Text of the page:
The more government, the bigger the problems

I’ve long and vocally maintained that asking for more and bigger government is simply asking for more and bigger problems.

I’ve long and vocally maintained that asking for more and bigger government is simply asking for more and bigger problems.

One rarely has to look much beyond the newspaper to find prime examples of government lunacy that simply wouldn’t be occurring if more and stiffer restrictions were placed upon the ability of governments to reach into the lives of the citizenry.

You want lunacy? I’ll give you lunacy.

Take the case of the Ontario woman who discovered a lump in her breast.

A visit with her physician confirmed her worst fear and then some. Not only did she have cancer, but an unusually aggressive form that requires post-surgical treatment with a fairly expensive drug that will hopefully stop other tumours from forming elsewhere in her body.

How expensive? How about $40,000 for a complete regimen (we’ll come back to that $40,000).

The problem here is that the woman in question has been denied funding for the medicine by the Ontario Health Insurance Plan not on the basis that the medicine is too expensive, but that the tumour that was surgically removed was not large enough, thus rendering her ineligible.

This is in spite of the fact that this cancer drug is considered mandatory in treating this form of cancer. There is a 100 per cent certainty that other tumours will form and when they reach a certain size, she will be eligible for the medication.

The problem here is that there is a 100 per cent chance she will require more surgery, more radiation and more chemotherapy, all at a cost far greater than the $40,000 that is being held back, supposedly in the interests of budgeting.

This raises questions. One, of course, is in regards to budgeting. How does forestalling treatment to a later date when more intensive and more costly treatment will be required save us money? How does the health-care system square this with the near-constant preaching we hear about the benefits of preventive medicine?

This also raises the question about overall health-care budgeting. We have no reason to believe that millions of taxpayers’ dollars don’t get squandered in exactly this fashion on a regular basis.

There are more existential questions raised. Proponents of greater socialization of our health care consider private health care cruel, yet what is more cruel than this? What is the difference between being denied care by some faceless budget committee and being denied care by the terms laid out in your private health-care policy?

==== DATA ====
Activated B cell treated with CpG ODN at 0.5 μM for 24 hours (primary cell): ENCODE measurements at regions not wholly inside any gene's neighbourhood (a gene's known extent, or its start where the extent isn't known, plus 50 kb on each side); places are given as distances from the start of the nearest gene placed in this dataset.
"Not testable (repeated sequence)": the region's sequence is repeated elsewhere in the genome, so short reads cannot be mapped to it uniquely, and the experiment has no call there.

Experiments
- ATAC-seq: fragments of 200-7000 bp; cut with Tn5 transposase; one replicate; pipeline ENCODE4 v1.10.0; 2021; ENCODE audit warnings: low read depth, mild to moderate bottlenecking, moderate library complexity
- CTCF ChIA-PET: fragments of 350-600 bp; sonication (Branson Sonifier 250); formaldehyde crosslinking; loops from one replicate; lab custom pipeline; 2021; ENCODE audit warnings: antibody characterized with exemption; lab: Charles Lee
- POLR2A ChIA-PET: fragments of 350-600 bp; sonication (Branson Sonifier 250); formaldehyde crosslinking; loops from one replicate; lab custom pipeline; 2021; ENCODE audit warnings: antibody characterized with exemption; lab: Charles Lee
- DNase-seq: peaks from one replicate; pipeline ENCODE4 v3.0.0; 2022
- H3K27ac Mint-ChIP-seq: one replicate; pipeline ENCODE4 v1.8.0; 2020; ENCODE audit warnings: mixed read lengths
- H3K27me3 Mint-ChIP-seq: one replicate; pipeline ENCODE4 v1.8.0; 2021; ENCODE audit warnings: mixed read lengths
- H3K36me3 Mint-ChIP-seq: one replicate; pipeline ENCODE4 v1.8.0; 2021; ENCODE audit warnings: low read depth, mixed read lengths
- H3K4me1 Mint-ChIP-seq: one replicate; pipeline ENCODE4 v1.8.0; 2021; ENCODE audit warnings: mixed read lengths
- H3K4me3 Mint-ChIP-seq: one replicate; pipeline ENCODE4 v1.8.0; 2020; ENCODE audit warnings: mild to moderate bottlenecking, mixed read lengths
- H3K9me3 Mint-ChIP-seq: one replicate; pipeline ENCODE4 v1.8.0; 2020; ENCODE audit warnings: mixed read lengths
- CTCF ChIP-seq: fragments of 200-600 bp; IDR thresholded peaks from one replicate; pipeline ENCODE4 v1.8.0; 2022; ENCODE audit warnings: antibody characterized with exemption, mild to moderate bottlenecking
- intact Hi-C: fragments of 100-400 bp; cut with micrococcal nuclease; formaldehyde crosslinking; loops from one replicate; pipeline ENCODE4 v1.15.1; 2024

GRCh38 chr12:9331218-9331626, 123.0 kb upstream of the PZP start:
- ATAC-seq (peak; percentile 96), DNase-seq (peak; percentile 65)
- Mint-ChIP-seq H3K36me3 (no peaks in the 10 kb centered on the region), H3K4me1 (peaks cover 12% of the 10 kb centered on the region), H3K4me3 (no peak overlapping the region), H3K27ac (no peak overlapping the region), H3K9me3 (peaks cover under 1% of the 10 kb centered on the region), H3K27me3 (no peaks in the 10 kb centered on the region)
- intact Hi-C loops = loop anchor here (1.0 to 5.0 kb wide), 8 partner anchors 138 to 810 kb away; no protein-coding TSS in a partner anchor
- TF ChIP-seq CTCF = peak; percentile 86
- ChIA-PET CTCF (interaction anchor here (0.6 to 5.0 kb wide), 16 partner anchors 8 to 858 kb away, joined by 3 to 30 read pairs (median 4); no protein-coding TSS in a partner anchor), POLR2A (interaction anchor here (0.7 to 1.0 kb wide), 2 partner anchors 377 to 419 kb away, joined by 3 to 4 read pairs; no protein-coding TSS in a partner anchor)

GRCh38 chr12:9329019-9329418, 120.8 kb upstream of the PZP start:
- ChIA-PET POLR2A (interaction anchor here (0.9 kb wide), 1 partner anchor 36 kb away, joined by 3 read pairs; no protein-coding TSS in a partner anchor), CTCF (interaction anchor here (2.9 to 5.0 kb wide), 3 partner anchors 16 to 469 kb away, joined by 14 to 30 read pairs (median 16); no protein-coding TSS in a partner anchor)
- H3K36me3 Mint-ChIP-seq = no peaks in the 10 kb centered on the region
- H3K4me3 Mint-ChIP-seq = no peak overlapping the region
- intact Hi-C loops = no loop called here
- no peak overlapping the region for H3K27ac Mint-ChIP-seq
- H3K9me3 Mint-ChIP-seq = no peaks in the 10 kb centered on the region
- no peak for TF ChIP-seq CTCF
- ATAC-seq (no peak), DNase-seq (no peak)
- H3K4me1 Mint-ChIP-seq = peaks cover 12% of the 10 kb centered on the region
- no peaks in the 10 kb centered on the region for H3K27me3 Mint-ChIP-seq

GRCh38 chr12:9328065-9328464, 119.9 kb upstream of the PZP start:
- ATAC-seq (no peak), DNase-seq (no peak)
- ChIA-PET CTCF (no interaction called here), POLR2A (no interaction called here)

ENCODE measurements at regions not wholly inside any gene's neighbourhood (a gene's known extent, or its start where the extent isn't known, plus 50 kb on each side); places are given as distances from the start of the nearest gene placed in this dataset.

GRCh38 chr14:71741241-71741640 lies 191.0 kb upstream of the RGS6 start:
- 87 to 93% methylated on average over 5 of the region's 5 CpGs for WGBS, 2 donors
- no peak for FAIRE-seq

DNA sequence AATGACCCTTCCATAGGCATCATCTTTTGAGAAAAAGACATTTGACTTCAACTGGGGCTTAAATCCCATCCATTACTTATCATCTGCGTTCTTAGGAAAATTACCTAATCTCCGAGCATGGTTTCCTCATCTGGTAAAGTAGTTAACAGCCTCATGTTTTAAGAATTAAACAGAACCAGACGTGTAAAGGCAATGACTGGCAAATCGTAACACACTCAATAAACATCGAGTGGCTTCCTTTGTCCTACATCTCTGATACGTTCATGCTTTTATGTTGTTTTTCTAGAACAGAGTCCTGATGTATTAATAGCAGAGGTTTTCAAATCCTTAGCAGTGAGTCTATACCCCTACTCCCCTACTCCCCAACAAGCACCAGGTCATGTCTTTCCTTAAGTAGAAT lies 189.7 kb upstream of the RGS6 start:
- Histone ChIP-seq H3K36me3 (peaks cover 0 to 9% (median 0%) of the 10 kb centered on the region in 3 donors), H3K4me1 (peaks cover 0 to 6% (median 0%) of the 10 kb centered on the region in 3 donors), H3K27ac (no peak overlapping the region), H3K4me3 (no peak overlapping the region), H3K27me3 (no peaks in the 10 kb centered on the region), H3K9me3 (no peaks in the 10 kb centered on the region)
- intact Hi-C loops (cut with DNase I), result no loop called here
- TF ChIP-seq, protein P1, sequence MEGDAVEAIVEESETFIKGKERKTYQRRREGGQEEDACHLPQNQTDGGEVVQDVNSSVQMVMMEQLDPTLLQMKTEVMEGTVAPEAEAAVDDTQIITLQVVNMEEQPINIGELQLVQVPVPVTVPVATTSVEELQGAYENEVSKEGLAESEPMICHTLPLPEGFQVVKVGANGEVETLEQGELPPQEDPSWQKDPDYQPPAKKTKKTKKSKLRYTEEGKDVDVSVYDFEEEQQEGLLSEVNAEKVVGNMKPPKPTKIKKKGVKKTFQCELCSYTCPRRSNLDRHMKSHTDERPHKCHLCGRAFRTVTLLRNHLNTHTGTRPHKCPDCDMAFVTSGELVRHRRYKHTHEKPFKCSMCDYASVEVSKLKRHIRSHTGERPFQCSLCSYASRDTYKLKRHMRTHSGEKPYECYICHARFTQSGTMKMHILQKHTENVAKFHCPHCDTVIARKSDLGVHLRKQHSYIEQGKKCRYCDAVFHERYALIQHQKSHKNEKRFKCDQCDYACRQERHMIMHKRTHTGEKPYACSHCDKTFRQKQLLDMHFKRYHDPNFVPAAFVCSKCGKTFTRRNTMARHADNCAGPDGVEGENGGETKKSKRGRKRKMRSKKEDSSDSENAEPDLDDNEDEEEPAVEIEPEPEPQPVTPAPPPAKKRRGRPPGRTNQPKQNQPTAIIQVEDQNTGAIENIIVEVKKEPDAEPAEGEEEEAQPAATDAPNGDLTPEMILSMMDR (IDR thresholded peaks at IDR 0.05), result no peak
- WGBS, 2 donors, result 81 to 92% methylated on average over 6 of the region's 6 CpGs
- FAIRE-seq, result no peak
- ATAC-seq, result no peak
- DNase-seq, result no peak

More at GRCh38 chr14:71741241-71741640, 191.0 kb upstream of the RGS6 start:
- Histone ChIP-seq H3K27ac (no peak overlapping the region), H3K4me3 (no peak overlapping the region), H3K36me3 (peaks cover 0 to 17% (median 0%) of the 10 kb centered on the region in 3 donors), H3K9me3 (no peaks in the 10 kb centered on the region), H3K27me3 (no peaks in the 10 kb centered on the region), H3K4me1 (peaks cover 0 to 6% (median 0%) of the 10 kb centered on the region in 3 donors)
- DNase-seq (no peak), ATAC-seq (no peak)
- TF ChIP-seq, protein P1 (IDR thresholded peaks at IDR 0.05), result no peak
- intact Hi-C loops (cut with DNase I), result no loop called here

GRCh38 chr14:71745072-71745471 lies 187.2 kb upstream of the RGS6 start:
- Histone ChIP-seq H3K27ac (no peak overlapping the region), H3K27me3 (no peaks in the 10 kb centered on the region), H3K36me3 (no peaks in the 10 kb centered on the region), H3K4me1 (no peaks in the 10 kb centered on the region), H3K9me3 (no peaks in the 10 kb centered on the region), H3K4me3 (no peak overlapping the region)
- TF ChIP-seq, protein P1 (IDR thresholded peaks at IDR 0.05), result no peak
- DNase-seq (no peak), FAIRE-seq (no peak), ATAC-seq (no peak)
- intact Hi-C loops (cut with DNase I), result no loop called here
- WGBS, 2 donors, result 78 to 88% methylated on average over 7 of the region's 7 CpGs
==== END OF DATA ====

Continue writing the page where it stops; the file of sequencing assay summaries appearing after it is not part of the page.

Can anyone say that this patient is being better served by a health-care system into which she is obligated to pay, under penalty of law, than she might be by a private system under which she could have had some input into the terms of her health-care plan?

More than anything, this illustrates the fallacy that is promoted by most of our public health-care advocacy groups, that all our health-care system needs is more money.

Simply put, our health-care system works poorly because it’s a government run operation, and we know that because the government does so much else so poorly.

Ludicrously so, in fact.

Remember the $40,000? The same day I first read this cancer drug story, I also read about the federal government spending more than $40,000 on specialized French language training for a dyslexic tax collector.

And it gets better: We’re spending this money not because said tax collector actually needs French language training in order to better serve her customers — that would be us — but that she needs the training in order to pass a fluency test that will enable her to move up the pay scale.

This individual doesn’t need to learn French to do her job better — numbers are the same in English as they are in French — but simply so she can get a raise for being bilingual. You and I are apparently obligated to pay out thousands of dollars for specialized schooling because it would be discriminatory of us to stand in the way of her earning a raise. Better yet, we are told the tab for this specialized schooling might run into six figures.

This is flat-out stupid. It’s cowardly, immoral and stupid at least seven ways from Sunday, and we shouldn’t have to stand for it.

There is a straight, unbroken line from the kind of thinking that allows the squandering of tax dollars on politically correct language programs and budgetary death panels in our health-care system.

Bill Greenwood is a local freelance columnist.